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In category theory, the coproduct, or categorical sum, is a construction which includes as examples the disjoint union of sets and of topological spaces, the free product of groups, and the direct sum of modules and vector spaces. The coproduct of a family of objects is essentially the "least specific" object to which each object in the family admits a morphism. It is the category-theoretic dual notion to the categorical product, which means the definition is the same as the product but with all arrows reversed. Despite this seemingly innocuous change in the name and notation, coproducts can be and typically are dramatically different from products.



Let be a category and let and be objects of An object is called the coproduct of and written or or sometimes simply if there exist morphisms and satisfying the following universal property: for any object and any morphisms and there exists a unique morphism such that and That is, the following diagram commutes:


The unique arrow making this diagram commute may be denoted or The morphisms and are called canonical injections , although they need not be injections or even monic.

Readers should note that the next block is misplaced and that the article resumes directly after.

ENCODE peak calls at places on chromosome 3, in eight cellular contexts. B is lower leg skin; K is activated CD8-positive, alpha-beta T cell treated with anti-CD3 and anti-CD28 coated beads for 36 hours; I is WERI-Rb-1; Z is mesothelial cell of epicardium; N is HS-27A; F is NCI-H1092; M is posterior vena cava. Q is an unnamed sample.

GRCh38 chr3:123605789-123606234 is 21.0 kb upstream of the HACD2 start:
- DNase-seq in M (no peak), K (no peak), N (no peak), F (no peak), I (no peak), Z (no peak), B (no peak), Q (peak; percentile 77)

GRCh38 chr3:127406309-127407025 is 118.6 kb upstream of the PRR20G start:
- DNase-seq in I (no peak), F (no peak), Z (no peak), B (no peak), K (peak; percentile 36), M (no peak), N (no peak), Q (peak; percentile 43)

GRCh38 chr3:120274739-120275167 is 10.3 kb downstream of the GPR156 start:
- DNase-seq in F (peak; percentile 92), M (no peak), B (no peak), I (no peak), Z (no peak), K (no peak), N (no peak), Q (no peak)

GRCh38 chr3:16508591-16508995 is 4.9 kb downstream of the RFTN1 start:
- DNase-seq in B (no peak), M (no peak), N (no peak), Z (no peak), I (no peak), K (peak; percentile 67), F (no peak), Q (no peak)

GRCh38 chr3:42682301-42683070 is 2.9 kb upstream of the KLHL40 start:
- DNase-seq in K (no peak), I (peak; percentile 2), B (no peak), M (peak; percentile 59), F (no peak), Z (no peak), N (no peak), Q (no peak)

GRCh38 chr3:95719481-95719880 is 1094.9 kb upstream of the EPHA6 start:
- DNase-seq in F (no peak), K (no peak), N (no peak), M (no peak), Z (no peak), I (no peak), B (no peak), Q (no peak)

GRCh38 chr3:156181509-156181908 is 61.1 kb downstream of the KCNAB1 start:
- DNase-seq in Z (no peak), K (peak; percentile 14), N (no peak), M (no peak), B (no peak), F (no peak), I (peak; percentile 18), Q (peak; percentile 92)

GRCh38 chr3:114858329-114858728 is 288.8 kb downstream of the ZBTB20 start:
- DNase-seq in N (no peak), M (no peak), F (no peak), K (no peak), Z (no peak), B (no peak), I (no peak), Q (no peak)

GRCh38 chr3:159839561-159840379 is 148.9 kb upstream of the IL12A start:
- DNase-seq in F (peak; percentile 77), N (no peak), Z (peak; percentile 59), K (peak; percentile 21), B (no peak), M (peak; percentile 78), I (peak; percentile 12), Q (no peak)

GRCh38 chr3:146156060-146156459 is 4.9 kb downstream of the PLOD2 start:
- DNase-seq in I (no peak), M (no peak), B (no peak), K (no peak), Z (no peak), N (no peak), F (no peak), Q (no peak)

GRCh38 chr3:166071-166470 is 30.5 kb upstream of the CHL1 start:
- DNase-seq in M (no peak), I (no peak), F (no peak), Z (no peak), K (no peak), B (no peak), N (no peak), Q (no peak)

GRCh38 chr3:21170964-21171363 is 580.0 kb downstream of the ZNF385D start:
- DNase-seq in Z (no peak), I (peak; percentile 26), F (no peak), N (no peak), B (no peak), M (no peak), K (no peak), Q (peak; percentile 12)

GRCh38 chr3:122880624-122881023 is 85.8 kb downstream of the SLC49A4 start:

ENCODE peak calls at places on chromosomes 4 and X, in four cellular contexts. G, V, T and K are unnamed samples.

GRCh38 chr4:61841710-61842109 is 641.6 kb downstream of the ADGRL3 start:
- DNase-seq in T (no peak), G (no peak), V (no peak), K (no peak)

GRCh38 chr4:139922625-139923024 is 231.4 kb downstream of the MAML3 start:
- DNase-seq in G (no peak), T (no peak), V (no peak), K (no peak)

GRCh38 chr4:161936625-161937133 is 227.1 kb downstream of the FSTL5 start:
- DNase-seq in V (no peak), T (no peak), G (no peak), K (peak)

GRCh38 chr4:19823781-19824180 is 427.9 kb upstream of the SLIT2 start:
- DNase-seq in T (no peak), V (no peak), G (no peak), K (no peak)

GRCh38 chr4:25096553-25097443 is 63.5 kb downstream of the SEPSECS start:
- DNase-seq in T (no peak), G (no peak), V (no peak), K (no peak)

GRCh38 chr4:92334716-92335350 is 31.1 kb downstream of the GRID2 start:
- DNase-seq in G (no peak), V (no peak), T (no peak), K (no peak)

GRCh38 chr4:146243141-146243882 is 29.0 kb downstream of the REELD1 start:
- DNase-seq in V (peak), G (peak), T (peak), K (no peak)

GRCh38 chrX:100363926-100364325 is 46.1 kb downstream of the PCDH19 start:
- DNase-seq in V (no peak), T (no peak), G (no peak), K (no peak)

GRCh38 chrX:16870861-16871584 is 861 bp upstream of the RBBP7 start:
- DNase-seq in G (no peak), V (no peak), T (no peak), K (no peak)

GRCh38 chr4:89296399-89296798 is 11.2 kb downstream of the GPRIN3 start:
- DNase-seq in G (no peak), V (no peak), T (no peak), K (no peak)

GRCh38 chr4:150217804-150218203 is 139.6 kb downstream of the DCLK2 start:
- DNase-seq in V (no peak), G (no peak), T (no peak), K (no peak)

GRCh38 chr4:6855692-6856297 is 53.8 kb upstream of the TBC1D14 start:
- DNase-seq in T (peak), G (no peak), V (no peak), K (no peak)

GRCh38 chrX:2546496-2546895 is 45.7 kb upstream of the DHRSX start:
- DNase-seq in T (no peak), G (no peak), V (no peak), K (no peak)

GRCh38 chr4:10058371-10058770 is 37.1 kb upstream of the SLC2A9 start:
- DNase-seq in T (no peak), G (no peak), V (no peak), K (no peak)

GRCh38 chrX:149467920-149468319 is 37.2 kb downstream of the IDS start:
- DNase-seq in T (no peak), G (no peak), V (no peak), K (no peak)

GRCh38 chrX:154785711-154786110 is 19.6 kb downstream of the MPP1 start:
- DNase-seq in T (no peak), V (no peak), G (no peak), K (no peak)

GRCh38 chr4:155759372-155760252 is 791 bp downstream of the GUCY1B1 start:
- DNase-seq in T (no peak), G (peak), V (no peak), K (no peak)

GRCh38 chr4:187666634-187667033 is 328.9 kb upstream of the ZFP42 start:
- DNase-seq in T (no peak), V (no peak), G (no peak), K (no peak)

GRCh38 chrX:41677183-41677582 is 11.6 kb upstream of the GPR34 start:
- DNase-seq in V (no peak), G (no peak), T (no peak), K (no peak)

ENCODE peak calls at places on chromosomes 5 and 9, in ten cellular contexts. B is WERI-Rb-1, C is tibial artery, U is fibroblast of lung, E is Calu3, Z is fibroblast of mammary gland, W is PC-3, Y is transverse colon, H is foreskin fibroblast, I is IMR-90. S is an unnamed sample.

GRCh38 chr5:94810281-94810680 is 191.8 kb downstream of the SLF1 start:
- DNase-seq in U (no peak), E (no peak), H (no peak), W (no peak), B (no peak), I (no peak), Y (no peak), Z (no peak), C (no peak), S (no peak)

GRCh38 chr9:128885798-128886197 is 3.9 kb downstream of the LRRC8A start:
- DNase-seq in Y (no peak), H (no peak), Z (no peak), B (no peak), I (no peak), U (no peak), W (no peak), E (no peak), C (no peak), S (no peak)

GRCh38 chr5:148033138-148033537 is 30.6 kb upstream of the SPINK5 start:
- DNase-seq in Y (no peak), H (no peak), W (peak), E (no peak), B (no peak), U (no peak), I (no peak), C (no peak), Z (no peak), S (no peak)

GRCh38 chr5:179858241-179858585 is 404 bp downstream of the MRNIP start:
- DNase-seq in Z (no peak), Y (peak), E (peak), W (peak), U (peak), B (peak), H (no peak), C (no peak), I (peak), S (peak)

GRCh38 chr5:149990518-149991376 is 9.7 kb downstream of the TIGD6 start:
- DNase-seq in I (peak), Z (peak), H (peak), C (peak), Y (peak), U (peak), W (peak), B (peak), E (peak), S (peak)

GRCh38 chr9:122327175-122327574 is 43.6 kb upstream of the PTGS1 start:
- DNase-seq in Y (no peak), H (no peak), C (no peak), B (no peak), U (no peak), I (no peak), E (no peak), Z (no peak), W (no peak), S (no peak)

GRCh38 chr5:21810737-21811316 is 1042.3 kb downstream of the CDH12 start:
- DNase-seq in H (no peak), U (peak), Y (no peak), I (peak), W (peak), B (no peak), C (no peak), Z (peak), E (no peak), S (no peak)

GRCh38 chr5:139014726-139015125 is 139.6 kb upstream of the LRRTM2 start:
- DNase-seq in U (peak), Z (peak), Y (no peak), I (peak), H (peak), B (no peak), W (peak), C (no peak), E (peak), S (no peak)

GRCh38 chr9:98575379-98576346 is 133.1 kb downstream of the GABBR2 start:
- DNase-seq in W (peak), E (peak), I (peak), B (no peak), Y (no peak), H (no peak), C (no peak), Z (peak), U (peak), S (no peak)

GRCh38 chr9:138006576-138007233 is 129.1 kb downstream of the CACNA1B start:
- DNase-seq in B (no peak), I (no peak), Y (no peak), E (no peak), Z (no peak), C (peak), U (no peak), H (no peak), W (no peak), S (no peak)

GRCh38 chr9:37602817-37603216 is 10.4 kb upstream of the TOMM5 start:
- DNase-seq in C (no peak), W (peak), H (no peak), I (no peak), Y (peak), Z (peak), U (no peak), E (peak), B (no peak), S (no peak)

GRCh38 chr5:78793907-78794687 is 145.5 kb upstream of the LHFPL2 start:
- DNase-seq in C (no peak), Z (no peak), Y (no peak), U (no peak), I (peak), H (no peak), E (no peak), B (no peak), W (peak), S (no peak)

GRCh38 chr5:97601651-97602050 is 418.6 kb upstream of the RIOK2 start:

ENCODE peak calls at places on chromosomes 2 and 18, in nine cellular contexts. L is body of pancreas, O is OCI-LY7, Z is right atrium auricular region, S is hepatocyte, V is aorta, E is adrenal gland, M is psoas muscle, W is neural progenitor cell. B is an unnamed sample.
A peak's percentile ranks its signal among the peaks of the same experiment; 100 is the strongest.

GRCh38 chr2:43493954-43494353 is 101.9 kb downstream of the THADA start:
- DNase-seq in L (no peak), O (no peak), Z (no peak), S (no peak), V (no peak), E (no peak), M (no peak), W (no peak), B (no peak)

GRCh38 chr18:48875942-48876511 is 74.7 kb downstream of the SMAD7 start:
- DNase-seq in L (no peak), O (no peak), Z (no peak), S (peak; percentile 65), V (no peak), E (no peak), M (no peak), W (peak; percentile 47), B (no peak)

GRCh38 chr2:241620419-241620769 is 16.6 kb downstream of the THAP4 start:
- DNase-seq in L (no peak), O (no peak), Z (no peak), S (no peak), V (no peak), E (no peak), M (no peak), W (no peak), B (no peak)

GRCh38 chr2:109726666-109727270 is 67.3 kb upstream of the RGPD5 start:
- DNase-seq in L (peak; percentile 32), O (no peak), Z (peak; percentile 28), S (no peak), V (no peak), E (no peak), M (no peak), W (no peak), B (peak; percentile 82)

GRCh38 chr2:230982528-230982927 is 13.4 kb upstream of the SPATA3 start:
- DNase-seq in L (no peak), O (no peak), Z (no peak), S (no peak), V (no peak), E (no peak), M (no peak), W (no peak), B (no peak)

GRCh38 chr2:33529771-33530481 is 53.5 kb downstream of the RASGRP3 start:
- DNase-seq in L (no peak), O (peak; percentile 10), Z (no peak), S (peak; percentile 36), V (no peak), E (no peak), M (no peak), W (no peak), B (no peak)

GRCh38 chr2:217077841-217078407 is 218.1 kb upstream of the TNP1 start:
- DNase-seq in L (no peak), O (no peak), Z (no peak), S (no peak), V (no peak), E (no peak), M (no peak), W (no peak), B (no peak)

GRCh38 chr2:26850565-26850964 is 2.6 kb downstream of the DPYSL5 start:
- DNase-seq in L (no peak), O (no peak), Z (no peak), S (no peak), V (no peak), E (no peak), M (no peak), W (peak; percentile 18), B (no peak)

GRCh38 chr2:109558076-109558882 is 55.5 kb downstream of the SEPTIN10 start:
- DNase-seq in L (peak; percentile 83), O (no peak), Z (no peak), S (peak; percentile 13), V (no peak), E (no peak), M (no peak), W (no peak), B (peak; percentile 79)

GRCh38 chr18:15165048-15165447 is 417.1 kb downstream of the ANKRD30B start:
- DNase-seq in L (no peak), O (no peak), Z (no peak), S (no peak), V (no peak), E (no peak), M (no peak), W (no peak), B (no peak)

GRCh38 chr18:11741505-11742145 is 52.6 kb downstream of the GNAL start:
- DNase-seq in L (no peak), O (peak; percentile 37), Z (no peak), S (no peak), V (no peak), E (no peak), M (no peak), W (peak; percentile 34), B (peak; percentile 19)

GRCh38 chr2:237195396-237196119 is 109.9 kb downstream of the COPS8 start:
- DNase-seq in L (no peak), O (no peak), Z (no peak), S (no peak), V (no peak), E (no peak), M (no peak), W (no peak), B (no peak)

The definition of a coproduct can be extended to an arbitrary family of objects indexed by a set The coproduct of the family is an object together with a collection of morphisms such that, for any object and any collection of morphisms there exists a unique morphism such that That is, the following diagram commutes for each :


The coproduct of the family is often denoted or

Sometimes the morphism may be denoted to indicate its dependence on the individual s.


The coproduct in the category of sets is simply the disjoint union with the maps ij being the inclusion maps. Unlike direct products, coproducts in other categories are not all obviously based on the notion for sets, because unions don't behave well with respect to preserving operations (e.g. the union of two groups need not be a group), and so coproducts in different categories can be dramatically different from each other. For example, the coproduct in the category of groups, called the free product , is quite complicated. On the other hand, in the category of abelian groups (and equally for vector spaces), the coproduct, called the direct sum , consists of the elements of the direct product which have only finitely many nonzero terms. (It therefore coincides exactly with the direct product in the case of finitely many factors.)